Soylent stitches are people!
Ask anyone in advertising and they’ll tell you that branding is everything. Now, there may be a bit of self-promotion involved there. But you can’t deny that naming your product appropriately is important, and we’re going to say with some degree of confidence that “human textile” is not the greatest name in the world.
Now, we don’t want to question the team of French researchers too much. After all, according to their research published in Acta Biomaterialia, they’ve come up with quite the nifty and potentially lifesaving innovation: stitches made from human skin.
By taking sheets of human skin cells (eww) and cutting them into strips, the researchers were able to weave the strips into a sort of yarn, the advantages of which should be obvious. Patients can say goodbye to pesky issues of compatibility and adverse immune response when doctors and surgeons can stitch wounds, sew pouches, and create tubes and valves with yarn crafted from themselves.
We just can’t get past the name they chose. Human textile. The process of making them is gruesome enough already. No need to call to mind some horrific dystopian future in which cotton can no longer grow and we have to recycle humans (alive or dead, depending on how grim you’re feeling) in big industrial textile mills to craft clothing for ourselves.
It’s just too bad Charlton Heston is dead; he’d have made a great spokesperson.
Towering over dementia
Let us take a moment to pity the plight of the shorter brother. Always losing the battle of the boards in fraternal driveway basketball games. Never reaching the Pop-Tarts cruelly stashed high in the pantry by one’s taller, greedier sibling. Always being addressed during family dinners as “Frodo.”
And new research findings add to the burden borne by altitude-impaired brothers everywhere: Being the short one may boost your risk of dementia.
Danish researchers at the University of Copenhagen examined the potential role that height in young adulthood plays later in dementia risk. The planet’s taller-brother Danes (the world’s third-tallest nation) analyzed data from more than 666,000 Danish men, including more than 70,000 brothers.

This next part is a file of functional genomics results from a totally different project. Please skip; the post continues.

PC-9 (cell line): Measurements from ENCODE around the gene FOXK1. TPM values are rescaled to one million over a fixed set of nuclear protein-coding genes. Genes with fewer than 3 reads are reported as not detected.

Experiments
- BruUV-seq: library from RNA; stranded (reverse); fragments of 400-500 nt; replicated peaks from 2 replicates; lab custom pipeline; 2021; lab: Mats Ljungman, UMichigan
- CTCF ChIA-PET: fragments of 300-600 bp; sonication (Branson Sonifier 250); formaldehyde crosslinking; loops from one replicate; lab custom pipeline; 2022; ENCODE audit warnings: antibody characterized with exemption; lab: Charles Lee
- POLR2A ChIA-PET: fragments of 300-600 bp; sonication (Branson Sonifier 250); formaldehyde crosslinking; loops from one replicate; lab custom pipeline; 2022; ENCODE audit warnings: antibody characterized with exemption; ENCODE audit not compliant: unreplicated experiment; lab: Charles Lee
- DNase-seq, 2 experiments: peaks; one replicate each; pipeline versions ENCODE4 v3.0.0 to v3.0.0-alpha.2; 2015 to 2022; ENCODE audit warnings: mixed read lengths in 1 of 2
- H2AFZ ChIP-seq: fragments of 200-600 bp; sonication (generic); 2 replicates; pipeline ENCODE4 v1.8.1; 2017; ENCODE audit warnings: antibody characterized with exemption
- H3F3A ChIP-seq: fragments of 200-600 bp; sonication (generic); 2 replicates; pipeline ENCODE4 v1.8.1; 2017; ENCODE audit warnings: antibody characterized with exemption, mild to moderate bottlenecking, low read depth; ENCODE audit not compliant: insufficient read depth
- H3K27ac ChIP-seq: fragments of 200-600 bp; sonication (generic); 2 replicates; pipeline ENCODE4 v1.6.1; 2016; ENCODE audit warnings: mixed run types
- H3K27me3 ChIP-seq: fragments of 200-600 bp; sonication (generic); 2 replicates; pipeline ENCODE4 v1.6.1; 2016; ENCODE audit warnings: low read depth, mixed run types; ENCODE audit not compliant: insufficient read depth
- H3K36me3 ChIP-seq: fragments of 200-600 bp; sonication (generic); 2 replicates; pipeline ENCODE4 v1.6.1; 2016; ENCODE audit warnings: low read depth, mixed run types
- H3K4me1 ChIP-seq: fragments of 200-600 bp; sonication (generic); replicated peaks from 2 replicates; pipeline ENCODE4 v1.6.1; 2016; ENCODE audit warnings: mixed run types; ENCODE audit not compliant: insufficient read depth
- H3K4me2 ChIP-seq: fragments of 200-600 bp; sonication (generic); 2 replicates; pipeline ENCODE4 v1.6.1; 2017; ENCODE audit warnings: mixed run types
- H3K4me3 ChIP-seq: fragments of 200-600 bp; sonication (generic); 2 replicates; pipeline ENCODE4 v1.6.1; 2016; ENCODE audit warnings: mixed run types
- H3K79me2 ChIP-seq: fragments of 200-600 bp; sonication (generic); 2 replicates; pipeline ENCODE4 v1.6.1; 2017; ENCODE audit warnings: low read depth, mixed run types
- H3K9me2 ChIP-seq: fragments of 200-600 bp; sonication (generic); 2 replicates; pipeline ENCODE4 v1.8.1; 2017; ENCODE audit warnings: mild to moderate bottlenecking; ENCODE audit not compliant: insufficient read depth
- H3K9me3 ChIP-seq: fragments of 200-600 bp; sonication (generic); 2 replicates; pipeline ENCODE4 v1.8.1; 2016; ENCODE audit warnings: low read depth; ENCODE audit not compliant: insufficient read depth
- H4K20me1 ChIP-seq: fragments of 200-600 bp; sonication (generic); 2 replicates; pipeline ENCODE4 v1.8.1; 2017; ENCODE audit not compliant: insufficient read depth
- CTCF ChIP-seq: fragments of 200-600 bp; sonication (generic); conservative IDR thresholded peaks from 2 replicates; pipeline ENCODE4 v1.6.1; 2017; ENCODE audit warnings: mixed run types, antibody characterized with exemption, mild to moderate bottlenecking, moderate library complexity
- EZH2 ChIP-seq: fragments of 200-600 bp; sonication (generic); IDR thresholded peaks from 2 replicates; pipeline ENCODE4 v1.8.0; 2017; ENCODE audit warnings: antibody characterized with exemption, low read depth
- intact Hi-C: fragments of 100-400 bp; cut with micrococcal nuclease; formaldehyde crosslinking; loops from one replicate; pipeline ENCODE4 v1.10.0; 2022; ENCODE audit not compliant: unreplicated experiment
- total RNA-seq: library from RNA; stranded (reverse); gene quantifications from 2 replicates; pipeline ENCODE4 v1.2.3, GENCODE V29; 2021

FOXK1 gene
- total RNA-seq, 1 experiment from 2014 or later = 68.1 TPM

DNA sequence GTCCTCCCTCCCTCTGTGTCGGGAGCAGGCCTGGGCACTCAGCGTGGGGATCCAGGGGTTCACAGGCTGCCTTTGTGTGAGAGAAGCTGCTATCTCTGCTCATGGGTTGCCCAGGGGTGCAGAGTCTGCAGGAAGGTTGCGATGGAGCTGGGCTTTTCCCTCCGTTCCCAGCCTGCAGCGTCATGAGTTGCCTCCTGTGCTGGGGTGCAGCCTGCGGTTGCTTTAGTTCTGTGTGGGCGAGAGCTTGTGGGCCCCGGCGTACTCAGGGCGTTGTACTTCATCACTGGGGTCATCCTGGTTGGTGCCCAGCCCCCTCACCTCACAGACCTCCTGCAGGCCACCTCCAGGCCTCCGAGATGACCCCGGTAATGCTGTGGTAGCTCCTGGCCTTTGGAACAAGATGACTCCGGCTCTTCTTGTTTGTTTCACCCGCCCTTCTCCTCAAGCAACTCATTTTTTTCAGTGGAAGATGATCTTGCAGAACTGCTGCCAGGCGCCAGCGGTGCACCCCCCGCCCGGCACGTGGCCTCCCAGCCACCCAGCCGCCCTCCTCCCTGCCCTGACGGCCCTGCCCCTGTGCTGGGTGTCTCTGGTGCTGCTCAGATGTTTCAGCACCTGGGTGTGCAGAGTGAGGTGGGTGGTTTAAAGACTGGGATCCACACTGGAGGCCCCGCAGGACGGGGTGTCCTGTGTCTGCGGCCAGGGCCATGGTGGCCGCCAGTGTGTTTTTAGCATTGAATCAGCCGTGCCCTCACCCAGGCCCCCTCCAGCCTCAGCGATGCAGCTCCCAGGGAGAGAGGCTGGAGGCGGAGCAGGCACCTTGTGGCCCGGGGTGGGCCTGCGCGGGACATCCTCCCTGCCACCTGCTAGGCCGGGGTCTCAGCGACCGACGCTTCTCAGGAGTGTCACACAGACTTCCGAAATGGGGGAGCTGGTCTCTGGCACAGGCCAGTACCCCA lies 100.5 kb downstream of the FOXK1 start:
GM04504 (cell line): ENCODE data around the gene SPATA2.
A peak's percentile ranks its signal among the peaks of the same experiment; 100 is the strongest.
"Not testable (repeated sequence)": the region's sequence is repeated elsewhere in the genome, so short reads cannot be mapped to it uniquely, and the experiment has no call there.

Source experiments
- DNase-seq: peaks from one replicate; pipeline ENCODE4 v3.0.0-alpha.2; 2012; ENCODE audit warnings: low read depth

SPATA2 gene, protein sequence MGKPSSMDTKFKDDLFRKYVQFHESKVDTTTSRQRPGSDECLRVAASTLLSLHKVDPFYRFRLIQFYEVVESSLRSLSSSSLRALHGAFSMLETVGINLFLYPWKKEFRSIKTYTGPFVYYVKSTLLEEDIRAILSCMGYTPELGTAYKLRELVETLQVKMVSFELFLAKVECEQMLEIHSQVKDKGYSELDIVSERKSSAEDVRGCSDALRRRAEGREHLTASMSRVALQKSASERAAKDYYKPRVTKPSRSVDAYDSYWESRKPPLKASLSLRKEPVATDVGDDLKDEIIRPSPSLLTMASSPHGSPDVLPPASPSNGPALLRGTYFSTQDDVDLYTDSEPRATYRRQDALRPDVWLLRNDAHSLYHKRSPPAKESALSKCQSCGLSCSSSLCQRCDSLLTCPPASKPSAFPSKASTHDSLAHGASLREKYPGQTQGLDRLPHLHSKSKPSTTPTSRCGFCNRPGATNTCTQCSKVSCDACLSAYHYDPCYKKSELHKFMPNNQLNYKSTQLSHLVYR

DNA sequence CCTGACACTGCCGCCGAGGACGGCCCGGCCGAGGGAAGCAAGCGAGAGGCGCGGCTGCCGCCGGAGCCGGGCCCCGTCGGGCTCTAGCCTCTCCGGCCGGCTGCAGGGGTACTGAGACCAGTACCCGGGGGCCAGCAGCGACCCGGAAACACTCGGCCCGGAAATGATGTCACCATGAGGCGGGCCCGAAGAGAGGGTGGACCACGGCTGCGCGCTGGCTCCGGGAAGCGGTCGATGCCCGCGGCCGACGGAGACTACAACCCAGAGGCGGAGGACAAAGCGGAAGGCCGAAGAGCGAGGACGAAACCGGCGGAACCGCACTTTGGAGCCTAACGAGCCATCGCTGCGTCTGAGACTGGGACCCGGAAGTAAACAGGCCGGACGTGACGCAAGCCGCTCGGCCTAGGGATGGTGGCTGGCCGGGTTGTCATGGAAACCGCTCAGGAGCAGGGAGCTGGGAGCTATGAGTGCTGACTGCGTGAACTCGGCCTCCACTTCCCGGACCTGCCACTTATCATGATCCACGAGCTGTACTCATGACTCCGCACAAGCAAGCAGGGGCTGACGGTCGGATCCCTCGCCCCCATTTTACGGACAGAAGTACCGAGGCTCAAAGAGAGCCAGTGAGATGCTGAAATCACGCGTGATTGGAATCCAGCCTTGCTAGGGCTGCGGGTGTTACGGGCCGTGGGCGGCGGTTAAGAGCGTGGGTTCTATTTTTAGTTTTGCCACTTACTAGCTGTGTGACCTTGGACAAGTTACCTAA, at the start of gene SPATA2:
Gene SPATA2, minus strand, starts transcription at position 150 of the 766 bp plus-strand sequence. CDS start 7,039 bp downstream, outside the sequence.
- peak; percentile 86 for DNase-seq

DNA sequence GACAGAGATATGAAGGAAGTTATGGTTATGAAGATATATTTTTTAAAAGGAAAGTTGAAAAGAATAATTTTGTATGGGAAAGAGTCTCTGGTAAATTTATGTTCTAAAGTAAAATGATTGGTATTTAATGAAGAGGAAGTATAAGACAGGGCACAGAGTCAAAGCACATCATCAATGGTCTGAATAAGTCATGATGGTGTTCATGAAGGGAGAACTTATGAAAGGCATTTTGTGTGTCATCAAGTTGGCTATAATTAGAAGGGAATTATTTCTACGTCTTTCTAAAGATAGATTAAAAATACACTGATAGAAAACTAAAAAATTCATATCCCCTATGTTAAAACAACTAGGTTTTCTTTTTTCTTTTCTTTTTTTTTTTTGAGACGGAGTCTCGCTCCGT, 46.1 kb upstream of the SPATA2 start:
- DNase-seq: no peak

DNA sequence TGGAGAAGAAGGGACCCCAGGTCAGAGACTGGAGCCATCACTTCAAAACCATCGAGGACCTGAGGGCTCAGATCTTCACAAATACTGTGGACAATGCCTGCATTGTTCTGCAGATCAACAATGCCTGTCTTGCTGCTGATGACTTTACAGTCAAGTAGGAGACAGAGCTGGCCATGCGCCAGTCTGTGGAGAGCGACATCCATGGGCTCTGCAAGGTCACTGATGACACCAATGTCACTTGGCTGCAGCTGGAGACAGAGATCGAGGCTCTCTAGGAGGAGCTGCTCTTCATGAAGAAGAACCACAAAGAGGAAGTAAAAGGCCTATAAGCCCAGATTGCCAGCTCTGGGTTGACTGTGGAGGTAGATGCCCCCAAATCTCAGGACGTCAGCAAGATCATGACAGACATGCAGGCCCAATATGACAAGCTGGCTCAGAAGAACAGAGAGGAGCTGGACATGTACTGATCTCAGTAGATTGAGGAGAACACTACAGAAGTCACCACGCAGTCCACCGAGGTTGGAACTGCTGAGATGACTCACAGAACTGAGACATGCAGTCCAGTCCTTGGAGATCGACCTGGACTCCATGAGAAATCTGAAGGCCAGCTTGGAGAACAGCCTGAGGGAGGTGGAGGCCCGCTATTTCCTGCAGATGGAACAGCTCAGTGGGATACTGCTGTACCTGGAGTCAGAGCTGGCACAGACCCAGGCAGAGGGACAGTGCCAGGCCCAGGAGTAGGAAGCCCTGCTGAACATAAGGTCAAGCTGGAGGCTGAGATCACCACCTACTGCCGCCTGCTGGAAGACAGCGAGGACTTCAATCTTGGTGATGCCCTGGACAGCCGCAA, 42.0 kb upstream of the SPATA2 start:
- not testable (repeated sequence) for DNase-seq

They found that, for every 6 cm of height in those above average height, the risk of dementia dropped 10%. And that inverse relationship between height and dementia risk held even in the shared environments of families: Being the taller brother delivered relatively more dementia protection. Even being smarter, better educated, and savvier at playing point guard didn’t erase shorter brothers’ dementia/height disadvantage.
Before you take solace in a Coors stubby, littler brothers, let’s remember the advantages shorter siblings still enjoy: Never being called “Ichabod.” Walking tall in low-ceilinged parking garages. Fitting comfortably into 911s and F-18s alike. Draining threes from anywhere in the driveway.
Oh, and clearly being Mom’s favorite.
Swinging for longevity
They say that laughter is the best medicine, but we always assumed that it applied to the people doing the laughing.
That may not be the case, according to a report presented at the American Stroke Association International Stroke Conference in Dallas.
It may be even better to get laughed at, and Adnan Qureshi, MD, of the University of Missouri, Columbia, and associates have data from the Cardiovascular Health Study of adults aged 65 years and older to prove it.
It’s all about the golf. The 384 golfers among the almost 5,900 participants had a death rate of 15.1% over the 10-year follow-up.
As for the nongolfers – the ones who make fun of golfers’ clothes and say that golf is boring, who joke about riding around in carts and hanging around with old people, who laugh because the lowest score wins, who say it’s easy to hit a little white ball that’s not even moving, who think an albatross is just a bird ... um, we seem to have gotten a bit off topic here.
Anyway, the death rate for the nongolfers in the study was a significantly higher 24.6%. So, suck on that, nongolfers, because it looks like the golfers will be having the last laugh. In plaid pants.